The first glimmer of Apple's resurgence as a major competitor in computing, the iMac splashed onto the scene in 1998, a translucent-colored all-in-one computer with a built-in 15-inch CRT display. Since then Apple has continuously evolved and changed the iMac to keep up with changing performance needs and Apple's own design strategies, and we're left today with a gorgeous, powerful system that graces the upper echelon of performance in the Macintosh product lineup.
The iMac has always been a vanguard of innovation for Apple. It was the first Mac to include USB instead of a serial interface, and the first Mac to get rid of the floppy drive. It eventually traded in its CRT for an LCD, adopting a "flower pot" design that articulated the screen away from the body using a hinged arm.
Eventually the all-in-one design returned, and in 2012 Apple radically redesigned the iMac again, making it razor thin and getting rid of its internal optical drive. That's essentially the same design we have today.
The iMac comes in two sizes: 21.5 and 27 inch. The 21-inch system sports a 1920 x 1080 pixel resolution display, while the 27-inch features 2560 x 1440 pixels. Both screens employ backlit LEDs with In Plane Switching (IPS) technology, which improves response time and enables a wider viewing angle.
The 21.5-inch iMac starts at $1099; for that you get a 1.4 GHz dual-core Intel Core i5 processor, 500 GB hard drive and Intel HD 5000 integrated graphics. $1299 gets you a 2.7 GHz quad-core Intel Core i5 processor and 1 GB hard drive. The 27-inch iMac starts at $1799 and offers a faster 3.2 GHz quad-core processor and better graphics (everything except the $1099 and $1299 21.5-inch models uses discrete Nvidia GeForce GT 7-series graphics processors; the $1299 model works with integrated Intel Iris Pro graphics instead).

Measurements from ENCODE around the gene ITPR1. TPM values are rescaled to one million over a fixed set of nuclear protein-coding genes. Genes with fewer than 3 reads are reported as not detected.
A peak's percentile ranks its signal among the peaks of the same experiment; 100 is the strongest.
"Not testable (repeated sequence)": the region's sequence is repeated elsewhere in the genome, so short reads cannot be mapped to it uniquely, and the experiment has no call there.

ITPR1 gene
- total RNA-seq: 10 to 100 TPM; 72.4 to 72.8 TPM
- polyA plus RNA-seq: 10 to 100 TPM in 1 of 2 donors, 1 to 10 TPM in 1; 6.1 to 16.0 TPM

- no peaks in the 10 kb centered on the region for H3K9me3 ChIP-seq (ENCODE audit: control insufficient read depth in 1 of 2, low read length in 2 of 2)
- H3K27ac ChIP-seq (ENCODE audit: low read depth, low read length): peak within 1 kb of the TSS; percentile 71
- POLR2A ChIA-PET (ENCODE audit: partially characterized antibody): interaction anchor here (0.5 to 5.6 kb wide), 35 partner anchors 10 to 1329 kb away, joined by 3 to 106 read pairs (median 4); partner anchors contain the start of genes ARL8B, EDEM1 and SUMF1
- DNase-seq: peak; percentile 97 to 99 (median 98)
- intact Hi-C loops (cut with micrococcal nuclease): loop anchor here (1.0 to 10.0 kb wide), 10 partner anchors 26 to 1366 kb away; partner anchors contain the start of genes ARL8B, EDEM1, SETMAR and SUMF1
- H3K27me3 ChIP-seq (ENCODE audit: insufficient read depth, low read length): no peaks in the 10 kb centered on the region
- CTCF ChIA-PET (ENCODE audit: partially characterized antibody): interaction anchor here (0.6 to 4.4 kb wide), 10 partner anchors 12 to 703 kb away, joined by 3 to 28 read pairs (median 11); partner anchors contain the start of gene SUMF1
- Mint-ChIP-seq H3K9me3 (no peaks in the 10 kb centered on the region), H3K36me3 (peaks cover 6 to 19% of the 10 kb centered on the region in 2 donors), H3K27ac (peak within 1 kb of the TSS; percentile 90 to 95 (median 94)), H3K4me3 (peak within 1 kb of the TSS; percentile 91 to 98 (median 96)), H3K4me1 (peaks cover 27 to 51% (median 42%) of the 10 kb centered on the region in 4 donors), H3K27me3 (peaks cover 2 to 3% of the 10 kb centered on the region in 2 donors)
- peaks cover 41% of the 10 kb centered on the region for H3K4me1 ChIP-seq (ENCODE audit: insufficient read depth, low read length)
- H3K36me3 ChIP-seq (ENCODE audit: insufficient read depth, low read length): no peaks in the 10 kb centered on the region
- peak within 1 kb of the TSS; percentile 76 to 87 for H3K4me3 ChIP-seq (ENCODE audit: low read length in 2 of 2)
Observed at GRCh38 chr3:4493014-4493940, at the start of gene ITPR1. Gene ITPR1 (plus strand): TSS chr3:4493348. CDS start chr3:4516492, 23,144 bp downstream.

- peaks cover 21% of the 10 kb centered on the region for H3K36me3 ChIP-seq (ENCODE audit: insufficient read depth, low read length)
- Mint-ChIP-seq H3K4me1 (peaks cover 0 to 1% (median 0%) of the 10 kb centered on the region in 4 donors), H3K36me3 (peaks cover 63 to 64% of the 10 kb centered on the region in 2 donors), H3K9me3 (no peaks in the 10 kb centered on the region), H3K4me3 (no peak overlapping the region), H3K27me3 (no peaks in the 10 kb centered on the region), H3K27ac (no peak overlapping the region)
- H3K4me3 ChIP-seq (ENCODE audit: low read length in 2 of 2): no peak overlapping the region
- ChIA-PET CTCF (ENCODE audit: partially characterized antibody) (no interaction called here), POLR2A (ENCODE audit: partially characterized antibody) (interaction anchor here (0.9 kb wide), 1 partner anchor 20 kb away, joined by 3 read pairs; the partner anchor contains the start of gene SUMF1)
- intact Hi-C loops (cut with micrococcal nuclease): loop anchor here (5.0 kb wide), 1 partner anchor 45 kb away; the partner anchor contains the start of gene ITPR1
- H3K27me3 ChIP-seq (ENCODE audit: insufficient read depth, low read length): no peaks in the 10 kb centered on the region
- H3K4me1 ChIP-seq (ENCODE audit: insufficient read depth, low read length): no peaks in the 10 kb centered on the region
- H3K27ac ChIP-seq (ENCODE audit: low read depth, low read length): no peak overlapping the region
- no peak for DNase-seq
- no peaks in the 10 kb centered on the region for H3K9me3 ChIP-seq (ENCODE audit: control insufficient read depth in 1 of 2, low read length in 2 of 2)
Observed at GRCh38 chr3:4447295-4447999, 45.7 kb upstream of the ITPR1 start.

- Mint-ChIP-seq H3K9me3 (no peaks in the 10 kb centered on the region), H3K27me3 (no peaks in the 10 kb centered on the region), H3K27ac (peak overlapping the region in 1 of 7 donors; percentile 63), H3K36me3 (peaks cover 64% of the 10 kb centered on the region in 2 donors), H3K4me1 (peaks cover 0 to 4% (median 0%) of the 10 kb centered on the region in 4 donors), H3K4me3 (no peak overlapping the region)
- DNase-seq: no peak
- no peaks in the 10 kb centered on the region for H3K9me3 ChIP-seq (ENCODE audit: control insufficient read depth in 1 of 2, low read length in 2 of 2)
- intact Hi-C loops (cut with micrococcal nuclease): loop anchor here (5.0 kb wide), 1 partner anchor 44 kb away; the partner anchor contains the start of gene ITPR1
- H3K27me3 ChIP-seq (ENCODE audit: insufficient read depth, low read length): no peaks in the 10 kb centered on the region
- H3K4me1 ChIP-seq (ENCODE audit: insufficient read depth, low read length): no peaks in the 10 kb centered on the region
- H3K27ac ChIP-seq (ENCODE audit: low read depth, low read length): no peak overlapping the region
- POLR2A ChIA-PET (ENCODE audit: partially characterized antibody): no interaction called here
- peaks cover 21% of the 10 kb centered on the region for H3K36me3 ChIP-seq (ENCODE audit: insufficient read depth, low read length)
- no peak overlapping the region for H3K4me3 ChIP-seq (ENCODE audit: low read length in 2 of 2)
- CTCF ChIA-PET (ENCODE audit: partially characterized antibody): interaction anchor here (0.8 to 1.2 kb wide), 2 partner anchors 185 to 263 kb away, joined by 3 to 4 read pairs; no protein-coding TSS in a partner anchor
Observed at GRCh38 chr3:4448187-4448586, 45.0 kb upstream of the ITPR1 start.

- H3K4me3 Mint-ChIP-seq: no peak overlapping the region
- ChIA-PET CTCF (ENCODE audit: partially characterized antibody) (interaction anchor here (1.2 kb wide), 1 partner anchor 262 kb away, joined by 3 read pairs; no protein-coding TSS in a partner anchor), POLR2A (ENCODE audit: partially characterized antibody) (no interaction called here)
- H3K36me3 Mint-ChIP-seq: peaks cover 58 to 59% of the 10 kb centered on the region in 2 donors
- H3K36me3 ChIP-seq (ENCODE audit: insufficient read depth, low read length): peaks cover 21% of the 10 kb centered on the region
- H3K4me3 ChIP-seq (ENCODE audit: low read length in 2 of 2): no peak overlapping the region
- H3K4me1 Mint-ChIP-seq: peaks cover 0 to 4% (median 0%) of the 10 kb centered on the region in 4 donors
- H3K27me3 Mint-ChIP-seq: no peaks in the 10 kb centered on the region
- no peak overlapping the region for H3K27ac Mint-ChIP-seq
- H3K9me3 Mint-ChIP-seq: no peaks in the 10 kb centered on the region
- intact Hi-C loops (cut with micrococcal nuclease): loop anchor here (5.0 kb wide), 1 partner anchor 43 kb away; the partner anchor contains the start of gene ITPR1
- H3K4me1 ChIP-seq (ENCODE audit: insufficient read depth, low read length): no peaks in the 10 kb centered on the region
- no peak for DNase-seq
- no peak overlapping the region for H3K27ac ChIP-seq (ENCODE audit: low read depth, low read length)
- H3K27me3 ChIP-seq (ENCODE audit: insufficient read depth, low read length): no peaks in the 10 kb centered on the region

In October 2014, Apple brought the Retina nomenclature to the iMac, introducing a 27-inch model equipped with a 5K Retina display for $2,499. It's the new iMac premium - faster, equipped with a 3.5 GHz quad-core i5 processor and an AMD Radeon R9 M290X graphics processor. It also comes standard with Thunderbolt 2 (twice the bandwidth of the original Thunderbolt) and a 1 TB Fusion Drive.
Regardless of whether you go large or small, the iMac comes by default with 8 GB RAM and a 1 TB hard disk drive; you can optionally configure it with more RAM, a faster processor or a larger hard drive. Performance mavens can opt for Solid State Drive (SSD) or Fusion Drive, which combines the 1 TB mechanism with SSD for faster overall performance.
The iMac was updated in the fall of 2013 with Intel Haswell microprocessors; Apple also added 802.11ac "Gigabit Wi-Fi" wireless networking support. Bluetooth 4.0 is supported, and either system comes equipped with dual microphones, stereo speakers, a headphone/optical digital audio output, SDXC card slot, four USB 3.0 ports, two Thunderbolt ports, a Gigabit Ethernet jack and a Kensington lock slot. Also included is Apple's standard Wireless Keyboard and Magic Mouse.
When it debuted the iMac was squarely aimed at consumers and schools looking for an inexpensive system that could get them online and work well as an all-around personal computer, but businesses and enterprises still stuck squarely with Power Macintosh models - more "serious" business machines.
Things have changed a lot in the intervening decade and a half. The iMac is now one of Apple's top-performing computers, a workstation that's more likely to be found on the desk of a content creator working with big digital photo files, video, multitrack audio, 3D rendering or any of the other myriad uses that demand a high-horsepower Mac.
The bottom line: These days, the iMac is the ultimate desktop computer for everyone and anyone who doesn't need the obscene horsepower of a Mac Pro.
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